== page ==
Theo, a military bomb sniffing dog, will be given a posthumous award for his bravery in war. The loyal Springer Spaniel cross died last year, a few hours after his handler was fatally shot. Lance Corporal Liam Tasker and Theo performed dangerous work in Afghanistan. The pair went on 14 missions searching out roadside bombs in the Helmand Province and in their 5 months on the job uncovered more bombs and hoards of weapons than any other British dog and handler in the conflict.
Tragically, Liam, 26, was killed in a firefight by insurgents. Theo survived and was brought back to the military base, but died only a few hours later from a seizure, likely brought on by stress. Many say he died of a broken heart.
This week, Theo received the PDSA Dickin Medal, which is the canine equivalent of a Victoria Cross. It is the highest honor an animal can receive for bravery in war. Liam was also posthumously awarded the A Mention In Despatches, one of the British military's oldest recognitions for bravery.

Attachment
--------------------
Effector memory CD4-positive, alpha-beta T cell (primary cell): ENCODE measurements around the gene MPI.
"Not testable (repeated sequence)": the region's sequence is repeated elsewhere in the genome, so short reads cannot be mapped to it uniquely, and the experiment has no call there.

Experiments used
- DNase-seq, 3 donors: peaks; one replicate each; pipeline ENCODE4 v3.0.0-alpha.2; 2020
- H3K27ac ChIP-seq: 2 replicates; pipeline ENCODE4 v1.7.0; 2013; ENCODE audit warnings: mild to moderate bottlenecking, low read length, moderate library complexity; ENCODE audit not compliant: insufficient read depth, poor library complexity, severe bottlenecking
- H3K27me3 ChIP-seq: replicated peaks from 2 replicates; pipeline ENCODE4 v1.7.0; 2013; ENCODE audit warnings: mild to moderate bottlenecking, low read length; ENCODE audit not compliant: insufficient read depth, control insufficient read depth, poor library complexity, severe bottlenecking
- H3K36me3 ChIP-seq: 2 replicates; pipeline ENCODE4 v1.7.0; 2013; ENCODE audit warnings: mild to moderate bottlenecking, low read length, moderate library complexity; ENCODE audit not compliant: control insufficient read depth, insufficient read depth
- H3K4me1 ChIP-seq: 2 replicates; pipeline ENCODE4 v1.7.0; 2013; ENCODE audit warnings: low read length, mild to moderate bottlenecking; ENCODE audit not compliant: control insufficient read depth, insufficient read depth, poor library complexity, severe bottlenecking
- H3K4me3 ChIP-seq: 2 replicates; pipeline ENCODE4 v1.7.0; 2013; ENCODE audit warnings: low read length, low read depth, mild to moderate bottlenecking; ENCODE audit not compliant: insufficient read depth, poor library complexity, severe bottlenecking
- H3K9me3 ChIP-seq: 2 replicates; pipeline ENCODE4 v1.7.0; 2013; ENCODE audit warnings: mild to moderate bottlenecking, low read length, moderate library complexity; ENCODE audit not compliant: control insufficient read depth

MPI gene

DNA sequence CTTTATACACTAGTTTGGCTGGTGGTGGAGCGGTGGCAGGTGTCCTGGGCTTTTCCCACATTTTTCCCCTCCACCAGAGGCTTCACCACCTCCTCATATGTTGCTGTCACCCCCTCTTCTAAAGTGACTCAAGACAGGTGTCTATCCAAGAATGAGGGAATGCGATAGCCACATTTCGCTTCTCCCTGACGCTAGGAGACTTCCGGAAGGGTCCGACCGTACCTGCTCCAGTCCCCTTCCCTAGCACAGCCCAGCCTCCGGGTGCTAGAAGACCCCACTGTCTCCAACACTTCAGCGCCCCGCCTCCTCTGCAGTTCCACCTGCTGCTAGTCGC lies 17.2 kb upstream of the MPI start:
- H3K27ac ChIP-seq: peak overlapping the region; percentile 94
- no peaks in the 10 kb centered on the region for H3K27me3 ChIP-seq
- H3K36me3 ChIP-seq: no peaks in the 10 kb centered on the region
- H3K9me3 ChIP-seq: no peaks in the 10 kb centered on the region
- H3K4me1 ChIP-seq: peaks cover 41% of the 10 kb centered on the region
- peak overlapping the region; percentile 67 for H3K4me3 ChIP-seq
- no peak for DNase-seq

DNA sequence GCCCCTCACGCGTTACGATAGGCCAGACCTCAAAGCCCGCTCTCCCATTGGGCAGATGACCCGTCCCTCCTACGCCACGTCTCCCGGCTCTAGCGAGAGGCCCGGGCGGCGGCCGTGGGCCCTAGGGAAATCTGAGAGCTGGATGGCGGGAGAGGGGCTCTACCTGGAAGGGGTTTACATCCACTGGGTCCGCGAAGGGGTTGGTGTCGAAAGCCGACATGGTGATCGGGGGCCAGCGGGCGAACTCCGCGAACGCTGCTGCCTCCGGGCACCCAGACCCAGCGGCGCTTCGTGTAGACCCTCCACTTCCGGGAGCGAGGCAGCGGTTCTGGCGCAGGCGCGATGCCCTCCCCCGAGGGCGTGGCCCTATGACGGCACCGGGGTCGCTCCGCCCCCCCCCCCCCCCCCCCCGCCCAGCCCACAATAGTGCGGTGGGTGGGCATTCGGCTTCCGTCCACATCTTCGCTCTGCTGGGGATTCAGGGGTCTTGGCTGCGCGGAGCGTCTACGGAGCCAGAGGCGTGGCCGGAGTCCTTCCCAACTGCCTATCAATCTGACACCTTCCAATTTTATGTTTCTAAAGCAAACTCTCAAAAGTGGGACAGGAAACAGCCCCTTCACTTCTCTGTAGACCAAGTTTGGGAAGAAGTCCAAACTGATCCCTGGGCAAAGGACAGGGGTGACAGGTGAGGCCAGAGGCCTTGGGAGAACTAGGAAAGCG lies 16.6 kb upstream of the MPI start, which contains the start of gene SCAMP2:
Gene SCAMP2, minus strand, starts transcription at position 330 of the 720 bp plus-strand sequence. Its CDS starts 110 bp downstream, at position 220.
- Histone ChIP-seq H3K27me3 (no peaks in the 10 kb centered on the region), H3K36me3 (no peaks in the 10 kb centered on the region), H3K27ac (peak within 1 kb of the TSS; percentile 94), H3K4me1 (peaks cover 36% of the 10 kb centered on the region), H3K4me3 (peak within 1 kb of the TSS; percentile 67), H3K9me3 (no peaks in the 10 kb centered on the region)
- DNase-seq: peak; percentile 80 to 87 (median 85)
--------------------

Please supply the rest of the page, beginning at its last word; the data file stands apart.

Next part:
Colonel Neil Smith, of The Royal Army Veterinary Corps, said: "This very special dog and handler undoubtedly prevented many soldiers and civilians being killed or injured."
Liam's family were delighted to hear of the award. His monther Jane Duffy told the Daily Mail UK, "It means so much because Liam put Theo forward for the medal when he was in Afghanistan, before he was killed, because he was so good."
Update: October 25, 2012:
Theo was awarded the PDSA Dickin Medal, known as the animals’ Victoria Cross, at Wellington Barracks, London, for his 'gallantry and devotion' today. Theo made the most confirmed operational finds by any arms and explosives search dog in Afghanistan to date.
The award is said to be the highest accolade any animal can receive in recognition of devotion to duty in saving human life while serving in military conflict.
LCpl Tasker, from Tayport in Fife, was posthumously honoured with an MBE in September last year.